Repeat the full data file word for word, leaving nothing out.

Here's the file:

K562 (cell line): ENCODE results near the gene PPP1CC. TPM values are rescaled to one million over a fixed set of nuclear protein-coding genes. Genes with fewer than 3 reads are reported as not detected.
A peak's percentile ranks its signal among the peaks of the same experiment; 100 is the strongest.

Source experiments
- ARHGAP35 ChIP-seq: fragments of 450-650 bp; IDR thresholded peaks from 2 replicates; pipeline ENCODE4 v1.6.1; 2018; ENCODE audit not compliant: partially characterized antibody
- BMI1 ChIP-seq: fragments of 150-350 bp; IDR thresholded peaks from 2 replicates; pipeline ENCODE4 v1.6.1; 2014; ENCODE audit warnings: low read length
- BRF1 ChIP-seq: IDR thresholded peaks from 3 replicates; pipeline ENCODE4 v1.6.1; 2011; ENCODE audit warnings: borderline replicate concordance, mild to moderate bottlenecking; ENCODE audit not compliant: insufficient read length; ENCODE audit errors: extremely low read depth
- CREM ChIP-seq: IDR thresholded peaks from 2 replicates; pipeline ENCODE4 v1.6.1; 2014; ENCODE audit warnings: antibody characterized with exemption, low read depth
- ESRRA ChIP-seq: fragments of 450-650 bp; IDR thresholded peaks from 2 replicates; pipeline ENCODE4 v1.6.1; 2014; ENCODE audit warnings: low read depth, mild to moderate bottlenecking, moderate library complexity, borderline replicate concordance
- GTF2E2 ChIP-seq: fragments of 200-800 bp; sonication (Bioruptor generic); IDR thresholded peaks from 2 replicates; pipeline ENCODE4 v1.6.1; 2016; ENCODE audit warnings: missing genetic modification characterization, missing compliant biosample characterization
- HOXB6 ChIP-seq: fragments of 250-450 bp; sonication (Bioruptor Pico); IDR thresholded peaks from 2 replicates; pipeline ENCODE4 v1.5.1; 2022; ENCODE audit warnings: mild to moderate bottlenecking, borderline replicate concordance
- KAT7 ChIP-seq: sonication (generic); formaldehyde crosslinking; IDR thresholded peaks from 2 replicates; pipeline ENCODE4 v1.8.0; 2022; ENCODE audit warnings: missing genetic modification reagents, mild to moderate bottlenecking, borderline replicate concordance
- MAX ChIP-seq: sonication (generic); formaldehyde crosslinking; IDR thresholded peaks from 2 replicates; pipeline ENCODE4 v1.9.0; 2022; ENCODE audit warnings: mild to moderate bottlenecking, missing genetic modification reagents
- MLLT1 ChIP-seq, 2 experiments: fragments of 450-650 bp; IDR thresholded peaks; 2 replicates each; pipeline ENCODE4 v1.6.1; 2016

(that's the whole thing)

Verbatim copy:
K562 (cell line): ENCODE results near the gene PPP1CC. TPM values are rescaled to one million over a fixed set of nuclear protein-coding genes. Genes with fewer than 3 reads are reported as not detected.
A peak's percentile ranks its signal among the peaks of the same experiment; 100 is the strongest.

Source experiments
- ARHGAP35 ChIP-seq: fragments of 450-650 bp; IDR thresholded peaks from 2 replicates; pipeline ENCODE4 v1.6.1; 2018; ENCODE audit not compliant: partially characterized antibody
- BMI1 ChIP-seq: fragments of 150-350 bp; IDR thresholded peaks from 2 replicates; pipeline ENCODE4 v1.6.1; 2014; ENCODE audit warnings: low read length
- BRF1 ChIP-seq: IDR thresholded peaks from 3 replicates; pipeline ENCODE4 v1.6.1; 2011; ENCODE audit warnings: borderline replicate concordance, mild to moderate bottlenecking; ENCODE audit not compliant: insufficient read length; ENCODE audit errors: extremely low read depth
- CREM ChIP-seq: IDR thresholded peaks from 2 replicates; pipeline ENCODE4 v1.6.1; 2014; ENCODE audit warnings: antibody characterized with exemption, low read depth
- ESRRA ChIP-seq: fragments of 450-650 bp; IDR thresholded peaks from 2 replicates; pipeline ENCODE4 v1.6.1; 2014; ENCODE audit warnings: low read depth, mild to moderate bottlenecking, moderate library complexity, borderline replicate concordance
- GTF2E2 ChIP-seq: fragments of 200-800 bp; sonication (Bioruptor generic); IDR thresholded peaks from 2 replicates; pipeline ENCODE4 v1.6.1; 2016; ENCODE audit warnings: missing genetic modification characterization, missing compliant biosample characterization
- HOXB6 ChIP-seq: fragments of 250-450 bp; sonication (Bioruptor Pico); IDR thresholded peaks from 2 replicates; pipeline ENCODE4 v1.5.1; 2022; ENCODE audit warnings: mild to moderate bottlenecking, borderline replicate concordance
- KAT7 ChIP-seq: sonication (generic); formaldehyde crosslinking; IDR thresholded peaks from 2 replicates; pipeline ENCODE4 v1.8.0; 2022; ENCODE audit warnings: missing genetic modification reagents, mild to moderate bottlenecking, borderline replicate concordance
- MAX ChIP-seq: sonication (generic); formaldehyde crosslinking; IDR thresholded peaks from 2 replicates; pipeline ENCODE4 v1.9.0; 2022; ENCODE audit warnings: mild to moderate bottlenecking, missing genetic modification reagents
- MLLT1 ChIP-seq, 2 experiments: fragments of 450-650 bp; IDR thresholded peaks; 2 replicates each; pipeline ENCODE4 v1.6.1; 2016